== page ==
Dominie Miyasato: BME Graduating Student Q&A

| May 6, 2021

Miyasato, president of the Associated Students of Biomedical Engineering (ASBME), has been researching the optical properties of dyes and tattoo inks.

Dominie Miyasato

Dominie Miyasato

Dominie Miyasato
Kahului, Hawaii
B.S. Biomedical Engineering

What first inspired you to study engineering?

I was inspired me to pursue biomedical engineering after a rare athletic injury that cut my soccer career short. Biomedical engineers innovate solutions to medical problems, ensuring that patients can return to doing what they love after a disease or disability. I was passionate about medicine, but I was also interested in how I could improve current methods of treatment and help to push the field forward.

What was a highlight of your time at USC Viterbi?

A highlight of my time at USC Viterbi was participating in the Viterbi Overseas program in Paris, France. During the summer after my sophomore year, I took a writing and engineering course with Viterbi faculty in Paris. I lived with my Viterbi friends in an apartment that was a seven-minute walk from the Eiffel Tower!

Are there any extracurricular activities or organizations you have been part of during your studies?

I am currently the president of the Associated Students of Biomedical Engineering (ASBME). ASBME is a student-run organization that puts on a comprehensive calendar of professional, academic, social, mentorship, and community outreach events for the biomedical engineering student body at USC. Our flagship event is the USC Makeathon, an undergraduate medical device design competition that we successfully pivoted to an online format this year. Twelve student teams brainstorm, 3D model, and present a device that solves a real-world health challenge.

Tell us about the research you have been working on that made an impact on you.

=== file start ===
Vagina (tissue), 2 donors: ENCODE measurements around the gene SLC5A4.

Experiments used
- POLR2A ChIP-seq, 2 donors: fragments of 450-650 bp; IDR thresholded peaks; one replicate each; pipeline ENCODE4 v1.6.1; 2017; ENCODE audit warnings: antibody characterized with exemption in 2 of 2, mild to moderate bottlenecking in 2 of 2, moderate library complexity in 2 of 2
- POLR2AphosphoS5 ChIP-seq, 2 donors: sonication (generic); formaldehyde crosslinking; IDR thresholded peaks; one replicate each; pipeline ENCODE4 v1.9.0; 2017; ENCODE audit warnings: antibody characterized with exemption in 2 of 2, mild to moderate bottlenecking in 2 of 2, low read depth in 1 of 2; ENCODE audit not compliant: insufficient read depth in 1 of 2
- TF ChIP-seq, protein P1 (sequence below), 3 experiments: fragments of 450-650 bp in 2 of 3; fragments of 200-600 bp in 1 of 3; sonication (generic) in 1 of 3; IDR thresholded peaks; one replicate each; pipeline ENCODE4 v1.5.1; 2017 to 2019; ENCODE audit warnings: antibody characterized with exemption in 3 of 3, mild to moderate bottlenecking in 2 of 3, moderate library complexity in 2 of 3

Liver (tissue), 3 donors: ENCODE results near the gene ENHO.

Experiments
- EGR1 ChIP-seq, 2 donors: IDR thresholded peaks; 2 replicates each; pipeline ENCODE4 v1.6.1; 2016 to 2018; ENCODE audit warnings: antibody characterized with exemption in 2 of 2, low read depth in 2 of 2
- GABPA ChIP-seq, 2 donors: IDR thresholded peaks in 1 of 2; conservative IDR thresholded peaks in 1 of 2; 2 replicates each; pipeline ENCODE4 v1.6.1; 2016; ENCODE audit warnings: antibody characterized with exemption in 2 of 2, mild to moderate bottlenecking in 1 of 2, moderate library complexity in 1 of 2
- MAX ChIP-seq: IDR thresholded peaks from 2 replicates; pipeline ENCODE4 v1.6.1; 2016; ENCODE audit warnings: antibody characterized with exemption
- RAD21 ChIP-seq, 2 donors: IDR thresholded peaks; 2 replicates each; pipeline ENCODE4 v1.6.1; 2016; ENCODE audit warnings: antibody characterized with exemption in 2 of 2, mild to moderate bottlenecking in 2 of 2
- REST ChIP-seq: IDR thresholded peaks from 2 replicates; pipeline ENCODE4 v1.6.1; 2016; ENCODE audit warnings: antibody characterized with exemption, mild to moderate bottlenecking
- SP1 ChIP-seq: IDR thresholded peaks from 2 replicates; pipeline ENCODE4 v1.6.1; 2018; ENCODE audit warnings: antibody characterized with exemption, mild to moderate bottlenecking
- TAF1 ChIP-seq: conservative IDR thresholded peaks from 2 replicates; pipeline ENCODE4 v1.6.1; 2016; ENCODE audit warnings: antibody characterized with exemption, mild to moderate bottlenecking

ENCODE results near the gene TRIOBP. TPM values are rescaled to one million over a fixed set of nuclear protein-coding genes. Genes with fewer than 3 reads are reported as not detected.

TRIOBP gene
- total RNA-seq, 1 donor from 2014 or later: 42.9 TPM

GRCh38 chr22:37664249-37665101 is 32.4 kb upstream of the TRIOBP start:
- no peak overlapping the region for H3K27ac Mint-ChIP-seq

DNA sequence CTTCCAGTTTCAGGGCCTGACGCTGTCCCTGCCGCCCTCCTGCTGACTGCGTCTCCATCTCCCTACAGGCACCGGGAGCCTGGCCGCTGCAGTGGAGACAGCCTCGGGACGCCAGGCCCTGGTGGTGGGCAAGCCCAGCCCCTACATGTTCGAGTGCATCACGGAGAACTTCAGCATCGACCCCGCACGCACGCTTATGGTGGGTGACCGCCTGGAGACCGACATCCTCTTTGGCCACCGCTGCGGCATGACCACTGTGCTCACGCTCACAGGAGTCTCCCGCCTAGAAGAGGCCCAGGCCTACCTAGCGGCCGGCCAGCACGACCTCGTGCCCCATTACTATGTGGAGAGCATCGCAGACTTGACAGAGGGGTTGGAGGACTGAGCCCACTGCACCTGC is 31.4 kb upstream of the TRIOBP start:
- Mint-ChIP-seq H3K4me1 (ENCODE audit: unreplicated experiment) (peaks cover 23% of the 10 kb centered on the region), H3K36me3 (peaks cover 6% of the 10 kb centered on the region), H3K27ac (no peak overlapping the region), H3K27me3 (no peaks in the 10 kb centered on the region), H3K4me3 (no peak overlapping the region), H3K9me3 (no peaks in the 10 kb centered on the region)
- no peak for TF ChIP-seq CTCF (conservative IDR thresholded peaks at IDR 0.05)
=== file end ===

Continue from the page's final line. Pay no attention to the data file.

I have worked in Professor Cristina Zavaleta’s molecular imaging and nano diagnostics laboratory for the past four years. My main project was to characterize the optical properties of dyes and tattoo inks that have never been investigated before for use as imaging agents. A fellow undergraduate student and I published the paper as first co-authors in August 2020. Since then, the article has garnered a lot of media attention with features in the Viterbi Magazine, Smithsonian Magazine, and local LA news.

What are your plans after graduation?

I will be taking a gap year to apply for both MD and MD-PhD degree programs while pursuing research internships at the University of Washington and the University of Cambridge in England. In my internships, I will be doing similar research to what I do now: imaging strategies to guide the surgical resection of tumors.

What is something you’ll miss most about USC?

I am going to miss my Viterbi friends the most! I made deep and meaningful relationships during my four years, and I am looking forward to seeing what my friends will accomplish after graduation.

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